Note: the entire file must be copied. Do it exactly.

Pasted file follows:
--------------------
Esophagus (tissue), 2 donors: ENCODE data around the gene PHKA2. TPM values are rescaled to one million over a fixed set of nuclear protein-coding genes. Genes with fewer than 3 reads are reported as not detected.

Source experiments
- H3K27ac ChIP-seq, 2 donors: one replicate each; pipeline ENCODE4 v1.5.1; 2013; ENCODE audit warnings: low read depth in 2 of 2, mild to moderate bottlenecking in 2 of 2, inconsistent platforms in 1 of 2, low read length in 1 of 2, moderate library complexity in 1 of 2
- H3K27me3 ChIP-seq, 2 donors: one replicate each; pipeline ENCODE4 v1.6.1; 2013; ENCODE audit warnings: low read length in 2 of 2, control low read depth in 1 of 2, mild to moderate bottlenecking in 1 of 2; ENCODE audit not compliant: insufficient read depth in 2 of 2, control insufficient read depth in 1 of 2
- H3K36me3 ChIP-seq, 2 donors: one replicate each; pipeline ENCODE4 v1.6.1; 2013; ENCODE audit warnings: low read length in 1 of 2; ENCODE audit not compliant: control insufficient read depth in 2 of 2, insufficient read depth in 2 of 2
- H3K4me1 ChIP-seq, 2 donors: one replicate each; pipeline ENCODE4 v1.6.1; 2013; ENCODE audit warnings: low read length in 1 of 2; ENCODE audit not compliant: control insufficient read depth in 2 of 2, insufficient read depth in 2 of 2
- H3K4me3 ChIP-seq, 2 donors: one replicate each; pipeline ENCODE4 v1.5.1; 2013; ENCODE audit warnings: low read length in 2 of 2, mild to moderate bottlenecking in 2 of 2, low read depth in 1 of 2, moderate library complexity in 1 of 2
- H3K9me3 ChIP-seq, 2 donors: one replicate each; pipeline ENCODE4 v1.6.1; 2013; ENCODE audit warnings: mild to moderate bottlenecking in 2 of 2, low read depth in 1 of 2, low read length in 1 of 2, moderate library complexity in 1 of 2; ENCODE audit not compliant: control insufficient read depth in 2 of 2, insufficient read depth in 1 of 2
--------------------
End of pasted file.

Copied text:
Esophagus (tissue), 2 donors: ENCODE data around the gene PHKA2. TPM values are rescaled to one million over a fixed set of nuclear protein-coding genes. Genes with fewer than 3 reads are reported as not detected.

Source experiments
- H3K27ac ChIP-seq, 2 donors: one replicate each; pipeline ENCODE4 v1.5.1; 2013; ENCODE audit warnings: low read depth in 2 of 2, mild to moderate bottlenecking in 2 of 2, inconsistent platforms in 1 of 2, low read length in 1 of 2, moderate library complexity in 1 of 2
- H3K27me3 ChIP-seq, 2 donors: one replicate each; pipeline ENCODE4 v1.6.1; 2013; ENCODE audit warnings: low read length in 2 of 2, control low read depth in 1 of 2, mild to moderate bottlenecking in 1 of 2; ENCODE audit not compliant: insufficient read depth in 2 of 2, control insufficient read depth in 1 of 2
- H3K36me3 ChIP-seq, 2 donors: one replicate each; pipeline ENCODE4 v1.6.1; 2013; ENCODE audit warnings: low read length in 1 of 2; ENCODE audit not compliant: control insufficient read depth in 2 of 2, insufficient read depth in 2 of 2
- H3K4me1 ChIP-seq, 2 donors: one replicate each; pipeline ENCODE4 v1.6.1; 2013; ENCODE audit warnings: low read length in 1 of 2; ENCODE audit not compliant: control insufficient read depth in 2 of 2, insufficient read depth in 2 of 2
- H3K4me3 ChIP-seq, 2 donors: one replicate each; pipeline ENCODE4 v1.5.1; 2013; ENCODE audit warnings: low read length in 2 of 2, mild to moderate bottlenecking in 2 of 2, low read depth in 1 of 2, moderate library complexity in 1 of 2
- H3K9me3 ChIP-seq, 2 donors: one replicate each; pipeline ENCODE4 v1.6.1; 2013; ENCODE audit warnings: mild to moderate bottlenecking in 2 of 2, low read depth in 1 of 2, low read length in 1 of 2, moderate library complexity in 1 of 2; ENCODE audit not compliant: control insufficient read depth in 2 of 2, insufficient read depth in 1 of 2